Rather than the long, lazy lunches, and relaxed attitudes, what was far more typical was a high level of mutual suspicion and tension. France has the highest use of anti-depressants in Europe, about double the rate in the UK; it also has about double the UK suicide rate, and twice the chance of death on the roads. Racial tension is severe, and in the small town where we lived in the south, drugs and gang violence crossing from Africa caused constant problems.
But we should recognise that France is actually a modern, succesful business culture: they still have a national car industry and a strong manufacturing base, higher productivity than the UK, a modern transport system, and have bought up many of our utilities.
They also have the most profitable McDonald's in Europe, which is certainly not packed out with people taking long, lazy lunches. All the builders we employed arrived on time, refused to take coffee breaks, and were remarkably hard workers. They also all expected half the fees in cash, to avoid the hated revenue department.
Holiday France is great, and Paris can be lovely if you are in the right social group, but away from the fantasies, France can be a pretty tough place to live. And most of the people really don't wear berets.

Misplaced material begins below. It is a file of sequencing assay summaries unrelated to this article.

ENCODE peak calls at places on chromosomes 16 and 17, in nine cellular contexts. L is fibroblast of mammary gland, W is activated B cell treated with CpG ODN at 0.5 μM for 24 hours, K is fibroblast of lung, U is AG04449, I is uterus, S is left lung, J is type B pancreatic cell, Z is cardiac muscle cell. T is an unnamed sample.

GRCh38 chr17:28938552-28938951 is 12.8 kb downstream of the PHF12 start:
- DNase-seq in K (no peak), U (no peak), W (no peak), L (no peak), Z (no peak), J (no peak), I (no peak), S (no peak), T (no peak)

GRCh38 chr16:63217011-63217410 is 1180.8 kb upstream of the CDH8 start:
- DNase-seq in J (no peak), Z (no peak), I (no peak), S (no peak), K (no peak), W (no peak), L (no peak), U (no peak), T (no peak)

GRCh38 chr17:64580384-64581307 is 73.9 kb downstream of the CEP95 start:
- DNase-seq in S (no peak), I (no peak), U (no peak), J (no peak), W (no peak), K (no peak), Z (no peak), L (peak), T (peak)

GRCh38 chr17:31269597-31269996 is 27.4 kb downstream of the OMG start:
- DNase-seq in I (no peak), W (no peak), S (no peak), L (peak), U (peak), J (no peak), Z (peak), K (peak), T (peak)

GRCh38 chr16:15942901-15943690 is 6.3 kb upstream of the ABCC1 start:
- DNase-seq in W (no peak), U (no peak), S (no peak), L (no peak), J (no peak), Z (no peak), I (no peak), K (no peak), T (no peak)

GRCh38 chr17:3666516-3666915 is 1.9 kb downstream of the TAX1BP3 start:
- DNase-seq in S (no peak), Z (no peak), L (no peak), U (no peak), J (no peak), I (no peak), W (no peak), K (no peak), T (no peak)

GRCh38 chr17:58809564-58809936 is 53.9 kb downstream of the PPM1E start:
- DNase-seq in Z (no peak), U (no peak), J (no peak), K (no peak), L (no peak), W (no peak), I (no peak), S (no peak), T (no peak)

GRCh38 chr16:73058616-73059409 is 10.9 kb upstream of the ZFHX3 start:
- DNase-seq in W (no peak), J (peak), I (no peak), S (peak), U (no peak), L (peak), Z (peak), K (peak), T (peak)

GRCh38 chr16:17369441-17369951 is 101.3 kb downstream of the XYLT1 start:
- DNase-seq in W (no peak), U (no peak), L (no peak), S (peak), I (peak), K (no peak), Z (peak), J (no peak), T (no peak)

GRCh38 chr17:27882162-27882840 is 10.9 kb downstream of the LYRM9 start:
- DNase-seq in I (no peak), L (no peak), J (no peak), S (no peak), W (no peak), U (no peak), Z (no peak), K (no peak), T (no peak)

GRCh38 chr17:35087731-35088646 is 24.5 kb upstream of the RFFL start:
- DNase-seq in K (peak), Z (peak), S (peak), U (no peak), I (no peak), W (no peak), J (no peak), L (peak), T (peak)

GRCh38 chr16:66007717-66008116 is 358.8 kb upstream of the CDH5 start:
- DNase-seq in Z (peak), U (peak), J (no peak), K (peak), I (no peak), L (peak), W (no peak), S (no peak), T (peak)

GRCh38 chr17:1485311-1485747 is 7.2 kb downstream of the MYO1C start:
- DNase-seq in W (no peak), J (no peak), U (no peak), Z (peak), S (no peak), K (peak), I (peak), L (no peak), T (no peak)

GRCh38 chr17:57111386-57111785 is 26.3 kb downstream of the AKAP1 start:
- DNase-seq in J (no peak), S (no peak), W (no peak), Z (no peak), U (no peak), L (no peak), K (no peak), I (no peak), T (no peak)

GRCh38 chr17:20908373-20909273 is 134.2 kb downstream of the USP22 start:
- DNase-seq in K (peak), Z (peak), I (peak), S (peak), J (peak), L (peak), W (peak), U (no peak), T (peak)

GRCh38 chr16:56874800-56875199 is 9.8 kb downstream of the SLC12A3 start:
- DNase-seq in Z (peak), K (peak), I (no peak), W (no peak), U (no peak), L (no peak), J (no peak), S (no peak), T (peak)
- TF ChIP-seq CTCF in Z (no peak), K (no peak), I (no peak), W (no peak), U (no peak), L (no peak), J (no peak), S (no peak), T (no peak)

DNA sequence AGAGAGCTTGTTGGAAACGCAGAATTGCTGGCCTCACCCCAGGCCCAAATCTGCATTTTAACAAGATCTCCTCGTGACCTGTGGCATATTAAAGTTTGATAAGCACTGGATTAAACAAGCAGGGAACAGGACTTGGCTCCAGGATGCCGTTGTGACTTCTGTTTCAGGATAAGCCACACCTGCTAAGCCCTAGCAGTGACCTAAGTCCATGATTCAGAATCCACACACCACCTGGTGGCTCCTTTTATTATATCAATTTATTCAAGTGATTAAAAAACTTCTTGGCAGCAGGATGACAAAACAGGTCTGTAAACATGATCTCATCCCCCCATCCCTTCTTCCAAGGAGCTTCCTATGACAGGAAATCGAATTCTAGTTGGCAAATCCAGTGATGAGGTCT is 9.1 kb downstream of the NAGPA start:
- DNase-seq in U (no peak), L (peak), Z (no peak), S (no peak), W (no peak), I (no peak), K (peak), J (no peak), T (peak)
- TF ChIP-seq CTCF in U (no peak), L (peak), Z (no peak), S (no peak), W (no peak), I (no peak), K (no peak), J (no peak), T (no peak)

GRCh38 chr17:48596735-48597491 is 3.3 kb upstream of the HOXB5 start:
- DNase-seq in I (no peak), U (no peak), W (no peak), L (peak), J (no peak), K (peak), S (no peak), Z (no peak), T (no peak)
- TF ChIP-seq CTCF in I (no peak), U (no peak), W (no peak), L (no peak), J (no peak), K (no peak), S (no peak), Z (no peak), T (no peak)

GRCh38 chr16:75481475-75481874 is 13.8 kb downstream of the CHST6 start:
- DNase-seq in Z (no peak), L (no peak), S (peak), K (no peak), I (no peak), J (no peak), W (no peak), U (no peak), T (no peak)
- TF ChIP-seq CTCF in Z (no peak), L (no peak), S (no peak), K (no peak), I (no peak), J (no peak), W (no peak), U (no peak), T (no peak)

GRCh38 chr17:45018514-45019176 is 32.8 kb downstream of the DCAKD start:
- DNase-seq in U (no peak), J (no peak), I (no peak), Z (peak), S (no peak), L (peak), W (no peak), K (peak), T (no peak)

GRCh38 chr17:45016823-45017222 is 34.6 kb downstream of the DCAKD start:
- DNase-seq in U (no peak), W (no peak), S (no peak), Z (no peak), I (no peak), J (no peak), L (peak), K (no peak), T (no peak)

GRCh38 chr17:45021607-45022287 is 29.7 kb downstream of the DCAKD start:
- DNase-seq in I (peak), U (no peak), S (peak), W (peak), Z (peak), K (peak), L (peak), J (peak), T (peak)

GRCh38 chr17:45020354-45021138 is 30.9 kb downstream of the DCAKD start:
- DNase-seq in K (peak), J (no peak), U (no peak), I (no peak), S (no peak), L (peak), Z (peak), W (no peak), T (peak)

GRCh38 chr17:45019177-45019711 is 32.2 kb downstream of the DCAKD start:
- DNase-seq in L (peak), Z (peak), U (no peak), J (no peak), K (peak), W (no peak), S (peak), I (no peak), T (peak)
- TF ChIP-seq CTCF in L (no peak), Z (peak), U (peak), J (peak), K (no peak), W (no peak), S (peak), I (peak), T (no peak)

David Douce, Beccles, Suffolk
No prayers for Einstein
Yasmin Alibhai-Brown quoted Albert Einstein at length in her column about religion (Opinion, 22 November). Mysteriously, she failed to give the very next sentence from the quote, which changes the meaning quite dramatically.
Just after, "This knowledge, this feeling, is at the heart of all true religiousness", Einstein went on to say, "In this sense, and in this sense only, I belong to the rank of devoutly religious men".
Ms Alibhai-Brown may wish to reflect on another quote from the great man. "It was, of course, a lie what you read about my religious convictions, a lie which is being systematically repeated.
"I do not believe in a personal God and I have never denied this but have expressed it clearly."
James Ingram, London SE1
Yasmin Alibhai-Brown appears to believe that if evils such as fascism, greed, and environmental destruction cannot be blamed on religion, we should blame them on atheism. By the same logic, we would blame democracy for all evils which do not derive from dictatorship.
Atheists are no more likely to be fascistic, greedy or environmentally destructive than theists are. Nor are they more likely to drop nuclear bombs on people.
Harry S Truman, the only person to have authorised such an attack, was a Baptist, but it would be absurd to blame Baptist teachings for the deaths and suffering caused in Hiroshima and Nagasaki.
Robert Canning, Bridge of Earn, Perth
Collin Rossini (Letters, 15 November) says China is the place "where they run students over with tanks". While accepting there is a great deal of Sino-phobia in the media at present, I found this letter pretty poor, even by present standards. It must be noted that the student uprising in Tiananmen Square 1989 is famous for a tank not running over a student. If only it had, eh? It would have made the point all the more salient.
S T Wong, London SE23